These experiences feed our minds with specific thoughts; different thoughts for different individuals; based on the different convictions. The result of the thoughts we’re having lead to emotions (feelings); different feelings for different people according to our lenses. The combination of our thoughts and our feelings form our “state of mind” also called one’s attitude – the big differentiator between success and failure. According to one Harvard Review, up to 85% of our success in life can be attributed to our attitude. John C Maxwell says:” Your attitude is your best friend or your worst enemy; it either draws people to you or repels them. It is the librarian of your past, the speaker of your present and the prophet of your future.”
My state of mind (attitude), which is the combination of my thoughts and emotions as a result of our convictions and values, leads to our behavior. If we, therefore, want to change behavior, we need to change attitudes… One of the biggest discoveries in human nature is the fact that one CAN alter one’s attitude… The challenge is how? And the answer lies hidden under the surface of the human Iceberg.
The first step would be to recognize that at the core of this behavior is the need for connection and or significance. How does this behavior link with this core human need? The next step is to get to underst and the convictions and assumptions that this person (I) holds with regard to the situation:
- Why do you feel strongly about this?
- What is your view on this?
- Why do you think is this happening?
- How does it make you feel, and why?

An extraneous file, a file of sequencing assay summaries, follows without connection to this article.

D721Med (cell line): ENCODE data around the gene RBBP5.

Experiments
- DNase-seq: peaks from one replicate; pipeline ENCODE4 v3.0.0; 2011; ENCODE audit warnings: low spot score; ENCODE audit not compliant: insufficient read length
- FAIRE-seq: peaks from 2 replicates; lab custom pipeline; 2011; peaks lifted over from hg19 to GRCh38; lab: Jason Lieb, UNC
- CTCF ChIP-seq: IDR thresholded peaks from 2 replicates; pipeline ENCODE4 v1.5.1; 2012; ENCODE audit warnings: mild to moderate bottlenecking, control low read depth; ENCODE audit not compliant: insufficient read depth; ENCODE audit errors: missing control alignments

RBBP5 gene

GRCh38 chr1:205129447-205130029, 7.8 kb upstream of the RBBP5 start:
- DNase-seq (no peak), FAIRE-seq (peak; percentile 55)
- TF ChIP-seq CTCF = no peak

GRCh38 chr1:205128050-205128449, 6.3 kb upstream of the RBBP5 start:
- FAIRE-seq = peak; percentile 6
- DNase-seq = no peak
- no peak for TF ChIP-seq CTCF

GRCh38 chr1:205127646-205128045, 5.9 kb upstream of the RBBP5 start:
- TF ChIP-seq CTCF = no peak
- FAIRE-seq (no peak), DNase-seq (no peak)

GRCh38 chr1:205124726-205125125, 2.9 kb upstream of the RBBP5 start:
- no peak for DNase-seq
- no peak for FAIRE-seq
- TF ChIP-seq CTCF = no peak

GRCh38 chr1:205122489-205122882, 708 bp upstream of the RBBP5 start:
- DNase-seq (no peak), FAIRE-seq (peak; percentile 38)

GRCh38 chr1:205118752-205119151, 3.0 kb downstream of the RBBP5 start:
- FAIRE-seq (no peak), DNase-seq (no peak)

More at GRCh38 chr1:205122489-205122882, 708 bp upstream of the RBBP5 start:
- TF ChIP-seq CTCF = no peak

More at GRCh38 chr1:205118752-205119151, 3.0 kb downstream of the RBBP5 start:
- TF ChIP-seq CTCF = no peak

- How did you get to see things the way you see them? Etc.
By asking the right questions, we can gain insight into the feelings, thoughts, and convictions underlying the behavior. The mere fact that we get a deeper underst anding will already help us to connect with the individual or in the case of our own behavior, help us to underst and ourselves a bit better:
If there are incorrect assumptions and the facts are communicated in the correct way; an open mind will assist in accepting a new reality. This inevitably leads to a change in the color of the lenses through which I (or the other person) looks at the situation. The result of this is a chain reaction… a change in thoughts, leading to different emotions, leading to a new response, coming from a new truth!
I know that I can’t change anyone, but I have been privileged to see many individuals embracing new convictions, and freeing themselves from incorrect assumptions. This has resulted in major changes in their own lives. I have been on the receiving end of many significant changes in my own life and my own behavior, where I have successfully managed to challenge my own thinking, assumptions, and convictions. Choose more empowering values, leading to more constructive behavior, and favorable results.
It all starts with a recognition and underst anding that every human being is indeed an Iceberg.
Enjoy the journey!